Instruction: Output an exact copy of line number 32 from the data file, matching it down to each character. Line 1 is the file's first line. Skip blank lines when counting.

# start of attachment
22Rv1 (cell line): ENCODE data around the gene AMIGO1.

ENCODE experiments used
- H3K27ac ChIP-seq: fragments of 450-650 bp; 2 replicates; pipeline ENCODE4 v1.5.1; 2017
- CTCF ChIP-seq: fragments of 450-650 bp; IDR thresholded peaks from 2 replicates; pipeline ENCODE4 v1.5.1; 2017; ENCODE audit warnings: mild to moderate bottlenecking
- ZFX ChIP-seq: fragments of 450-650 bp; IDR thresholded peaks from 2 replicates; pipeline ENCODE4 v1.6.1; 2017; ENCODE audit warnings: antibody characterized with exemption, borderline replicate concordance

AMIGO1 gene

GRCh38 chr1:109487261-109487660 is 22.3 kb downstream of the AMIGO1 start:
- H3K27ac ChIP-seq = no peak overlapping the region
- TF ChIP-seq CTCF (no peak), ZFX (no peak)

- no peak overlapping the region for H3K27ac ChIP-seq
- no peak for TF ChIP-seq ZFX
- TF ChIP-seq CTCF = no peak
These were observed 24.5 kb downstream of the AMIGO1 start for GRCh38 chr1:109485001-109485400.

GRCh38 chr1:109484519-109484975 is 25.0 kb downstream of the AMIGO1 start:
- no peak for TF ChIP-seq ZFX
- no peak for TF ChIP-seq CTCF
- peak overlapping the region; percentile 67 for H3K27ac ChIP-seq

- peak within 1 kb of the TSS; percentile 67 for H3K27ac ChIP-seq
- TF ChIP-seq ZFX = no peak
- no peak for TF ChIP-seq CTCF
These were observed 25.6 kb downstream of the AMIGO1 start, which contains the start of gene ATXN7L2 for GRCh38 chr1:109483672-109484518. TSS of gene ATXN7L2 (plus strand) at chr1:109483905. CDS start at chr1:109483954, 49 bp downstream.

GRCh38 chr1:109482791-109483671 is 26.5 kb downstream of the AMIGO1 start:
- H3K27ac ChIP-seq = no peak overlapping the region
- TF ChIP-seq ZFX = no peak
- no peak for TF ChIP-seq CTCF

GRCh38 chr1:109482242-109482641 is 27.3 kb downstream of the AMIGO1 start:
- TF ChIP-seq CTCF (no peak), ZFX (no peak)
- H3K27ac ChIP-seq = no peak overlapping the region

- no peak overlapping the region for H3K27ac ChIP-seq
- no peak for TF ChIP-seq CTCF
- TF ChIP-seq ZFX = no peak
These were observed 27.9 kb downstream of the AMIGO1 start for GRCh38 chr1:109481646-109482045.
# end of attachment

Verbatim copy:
These were observed 27.9 kb downstream of the AMIGO1 start for GRCh38 chr1:109481646-109482045.